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Renowned Designer Martin Venezky Turns Eye for Detail on KCAD Graphic Design Students

Posted November 8, 2013 in Classes & Presentations

For any creative person, the opportunity to have your work reviewed by an influential figure in your field is at once both exciting and terrifying. KCAD Graphic Design seniors have endured their fair share of critiques, but a recent visit from Martin Venezky, the mind behind internationally recognized design firm Appetite Engineers, proved to be unlike anything they’d ever experienced.

In the field of Graphic Design, the name Martin Venezky is synonymous with detail. His masterful eye for minutia permeates his work and has earned him a reputation as one of the most astutely observational and complex designers working today. He’s also a teacher who places the importance of exploring possibility and taking risks at the center of his pedagogy.

Martin Venezky critiques a student's work

Martin Venezky critiques a student's work

No stranger to whirlwind critiquing sessions, (the class he teaches at California College of the Arts typically consists of three straight hours of critique) Venezky wasted no time getting down to business, going through students’ portfolios one-by-one as the other students and graphic design professors looked on.

It was utterly fascinating to witness the dexterity with which Venezky identified the students’ strengths and weaknesses. He was quick to praise, but was quicker to express his frustration with what he saw as self-imposed limitations in the work.

“But did you try doing that?” he asked, suggesting one student try tweaking the perspective of an image in an advertisement she’d created. She replied that she hadn’t, causing a sly grin to spread across Venezky’s face.

“Well it might work, and it might not,” he said. “Who knows? The only way to find out is to try. Minor details give you an opportunity to try something interesting.”

Martin Venezky critiques a student's work

Martin Venezky critiques a student's work

And really, what is great art if not interesting, engaging, and provocative? It’s easy to become attached to our creations, to coddle them as though they were children in need of our protection. But Venezky’s philosophy stressed commitment to the concept rather than the creation.

Another student had designed an artfully compelling logo, but had left it in a corner of the page amidst a sea of white space.

“What are you doing with it?” Venezky asked of the white space. “More importantly, what could you do with it? If you don’t like what happens, just hit delete. You owe it to the concept to try.”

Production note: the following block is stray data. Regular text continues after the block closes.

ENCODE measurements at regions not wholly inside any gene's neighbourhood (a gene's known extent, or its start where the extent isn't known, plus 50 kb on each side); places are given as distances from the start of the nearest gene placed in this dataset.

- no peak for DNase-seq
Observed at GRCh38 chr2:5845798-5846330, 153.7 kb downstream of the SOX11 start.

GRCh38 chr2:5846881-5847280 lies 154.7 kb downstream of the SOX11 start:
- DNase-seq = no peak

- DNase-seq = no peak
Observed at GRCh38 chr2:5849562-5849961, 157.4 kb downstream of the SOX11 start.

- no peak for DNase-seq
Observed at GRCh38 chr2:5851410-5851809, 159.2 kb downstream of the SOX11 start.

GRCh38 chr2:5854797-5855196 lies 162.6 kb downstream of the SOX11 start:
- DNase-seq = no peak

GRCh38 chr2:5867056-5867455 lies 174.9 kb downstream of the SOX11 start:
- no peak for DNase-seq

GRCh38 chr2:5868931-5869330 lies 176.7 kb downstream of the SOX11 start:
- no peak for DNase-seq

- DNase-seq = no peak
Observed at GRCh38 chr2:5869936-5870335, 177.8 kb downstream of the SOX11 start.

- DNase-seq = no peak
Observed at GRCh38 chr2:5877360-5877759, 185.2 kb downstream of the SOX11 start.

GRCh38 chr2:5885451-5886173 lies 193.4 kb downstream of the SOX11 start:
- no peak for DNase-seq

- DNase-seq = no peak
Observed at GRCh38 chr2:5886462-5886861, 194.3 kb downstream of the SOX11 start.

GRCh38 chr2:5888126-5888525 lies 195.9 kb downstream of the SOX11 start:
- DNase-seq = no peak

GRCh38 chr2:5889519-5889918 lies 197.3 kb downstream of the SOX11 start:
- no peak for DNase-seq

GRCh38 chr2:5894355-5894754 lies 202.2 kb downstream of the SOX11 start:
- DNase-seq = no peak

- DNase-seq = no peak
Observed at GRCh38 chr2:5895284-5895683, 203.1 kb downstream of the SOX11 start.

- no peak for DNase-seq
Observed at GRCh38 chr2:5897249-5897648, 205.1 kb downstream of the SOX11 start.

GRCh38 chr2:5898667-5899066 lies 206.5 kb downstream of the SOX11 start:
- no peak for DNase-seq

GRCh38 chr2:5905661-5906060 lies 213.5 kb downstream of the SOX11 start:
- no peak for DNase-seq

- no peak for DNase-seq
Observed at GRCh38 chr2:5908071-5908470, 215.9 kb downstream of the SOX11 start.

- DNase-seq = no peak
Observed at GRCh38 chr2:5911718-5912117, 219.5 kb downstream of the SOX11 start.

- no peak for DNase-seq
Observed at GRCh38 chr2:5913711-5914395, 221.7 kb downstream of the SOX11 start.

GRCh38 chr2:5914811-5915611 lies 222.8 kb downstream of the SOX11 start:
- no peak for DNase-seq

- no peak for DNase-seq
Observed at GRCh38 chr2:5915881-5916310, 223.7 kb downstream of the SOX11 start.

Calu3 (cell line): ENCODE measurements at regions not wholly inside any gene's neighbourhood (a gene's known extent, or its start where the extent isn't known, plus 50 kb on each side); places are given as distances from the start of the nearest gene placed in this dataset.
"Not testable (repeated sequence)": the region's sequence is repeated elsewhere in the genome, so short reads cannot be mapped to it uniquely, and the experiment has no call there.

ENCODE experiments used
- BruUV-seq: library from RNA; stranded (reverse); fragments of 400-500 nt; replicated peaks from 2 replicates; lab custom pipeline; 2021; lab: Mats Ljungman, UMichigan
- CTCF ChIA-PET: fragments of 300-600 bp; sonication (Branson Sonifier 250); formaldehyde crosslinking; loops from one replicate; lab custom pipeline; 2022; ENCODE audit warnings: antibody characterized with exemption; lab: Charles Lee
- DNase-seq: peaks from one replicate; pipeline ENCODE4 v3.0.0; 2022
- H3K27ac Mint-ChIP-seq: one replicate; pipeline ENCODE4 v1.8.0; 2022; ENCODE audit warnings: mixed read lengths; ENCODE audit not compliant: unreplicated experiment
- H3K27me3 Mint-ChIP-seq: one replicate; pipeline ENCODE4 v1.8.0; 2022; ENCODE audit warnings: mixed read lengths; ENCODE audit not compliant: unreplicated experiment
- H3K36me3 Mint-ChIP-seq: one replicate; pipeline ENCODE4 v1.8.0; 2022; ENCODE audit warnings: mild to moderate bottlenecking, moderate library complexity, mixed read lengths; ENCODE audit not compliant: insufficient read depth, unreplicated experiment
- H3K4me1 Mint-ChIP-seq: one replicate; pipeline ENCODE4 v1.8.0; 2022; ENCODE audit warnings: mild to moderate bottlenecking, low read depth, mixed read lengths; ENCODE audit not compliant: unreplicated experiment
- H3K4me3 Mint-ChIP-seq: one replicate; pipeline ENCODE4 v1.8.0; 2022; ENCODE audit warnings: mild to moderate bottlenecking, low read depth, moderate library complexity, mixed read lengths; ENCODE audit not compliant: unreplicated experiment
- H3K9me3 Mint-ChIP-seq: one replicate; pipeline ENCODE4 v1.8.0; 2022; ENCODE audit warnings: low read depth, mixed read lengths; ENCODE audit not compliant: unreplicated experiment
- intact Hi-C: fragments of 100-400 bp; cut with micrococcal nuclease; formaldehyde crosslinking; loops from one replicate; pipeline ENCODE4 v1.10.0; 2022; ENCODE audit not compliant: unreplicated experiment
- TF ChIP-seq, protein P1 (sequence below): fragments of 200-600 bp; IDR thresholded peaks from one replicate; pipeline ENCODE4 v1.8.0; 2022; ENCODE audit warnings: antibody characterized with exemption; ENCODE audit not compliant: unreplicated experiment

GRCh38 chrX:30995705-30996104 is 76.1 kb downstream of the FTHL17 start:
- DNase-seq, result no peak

Conceptual detachment stems from what Venezky calls “using the computer as a crutch, rather than a tool.” He repeatedly encouraged students to design their own fonts, take their own photographs, and create their own textures – anything that would get them more intimately involved in the creative process. While he didn’t deny the importance of technology to graphic design, he was quick to point out the difference between simply learning the latest technology and learning how to learn technology. The latter purposes technology as just another tool in the graphic designers toolbox.

Martin Venezky critiques a student's work

Martin Venezky critiques a student's work

As the critique wrapped up, the smiles on the students’ faces were evidence of the tremendous amount of learning, growth, and inspiration that had taken place in a relatively short amount of time.

Like any good critic, Venezky did not hesitate to give credit where credit was due. He praised the students’ highly developed layout skills, and was extremely pleased to find zero evidence of gimmickry and affectation in their work. He was patient with each portfolio, and was able to give each one a fair assessment of what was working and what wasn’t.

“It’s especially useful to be critiqued by someone that we’re not used to interacting with on a daily basis, because you have to come to terms with the fact that you can’t hide the weakness in your work,” said Graphic Design student Abby Schmidt, whose portfolio contained an advertisement for Cheezits™ that Venezky praised for its ability to elicit an emotional response from the viewer. “But at the same time, when the good in your work is validated by someone of [Venezky’s] stature, it propels you forward.”

Martin Venezky critiques a student's work

Martin Venezky critiques a student's work

Graphic Design student Isaac Daniels echoed that sentiment, saying, “It’s so valuable to get that outside perspective. It felt much more raw and honest coming from [Venezky] than criticism sometimes does in the classroom, because everyone knows each other and that affects the way you interact. It feels good to know that there’s room for improvement, because that’s what keeps pushing you to grow.”

This is why Venezky teaches, and it’s also why he took the time to critique the work of students he didn’t know from a school he hadn’t been to before. Ultimately, he’s dedicated to moving the art of graphic design forward, and for him, the most effective way to do that is to develop self-criticism, experimentation and innovation in the students who will become the next generation of graphic designers, ready to shake things up as he has done himself.

In fact, Venezky’s approach to teaching applies equally to all areas of art and design. If innovation and impact are what we seek, then we cannot shy away from questioning our motives, approaches, and objectives, nor can we be afraid to take those leaps of faith that just may lead to the next big discovery.


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